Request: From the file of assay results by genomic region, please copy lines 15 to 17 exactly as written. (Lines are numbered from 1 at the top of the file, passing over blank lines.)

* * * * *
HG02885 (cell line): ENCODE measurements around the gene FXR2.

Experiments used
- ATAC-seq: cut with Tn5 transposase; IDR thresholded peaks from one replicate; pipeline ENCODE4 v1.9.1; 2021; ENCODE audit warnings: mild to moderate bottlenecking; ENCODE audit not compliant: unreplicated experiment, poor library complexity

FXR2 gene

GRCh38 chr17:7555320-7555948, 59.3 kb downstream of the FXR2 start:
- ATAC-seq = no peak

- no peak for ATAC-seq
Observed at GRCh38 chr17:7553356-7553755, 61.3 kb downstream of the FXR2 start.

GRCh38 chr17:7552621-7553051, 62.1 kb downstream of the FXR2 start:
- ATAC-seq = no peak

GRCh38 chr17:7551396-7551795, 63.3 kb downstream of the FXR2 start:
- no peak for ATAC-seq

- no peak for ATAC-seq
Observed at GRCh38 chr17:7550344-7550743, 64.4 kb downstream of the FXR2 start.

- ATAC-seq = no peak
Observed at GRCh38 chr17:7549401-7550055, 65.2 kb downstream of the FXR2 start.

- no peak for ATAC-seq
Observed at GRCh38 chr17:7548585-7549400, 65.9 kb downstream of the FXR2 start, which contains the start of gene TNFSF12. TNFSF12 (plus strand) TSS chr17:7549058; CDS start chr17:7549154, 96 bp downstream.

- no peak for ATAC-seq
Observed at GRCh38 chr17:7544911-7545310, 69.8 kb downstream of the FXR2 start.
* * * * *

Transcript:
- ATAC-seq = no peak
Observed at GRCh38 chr17:7549401-7550055, 65.2 kb downstream of the FXR2 start.

- no peak for ATAC-seq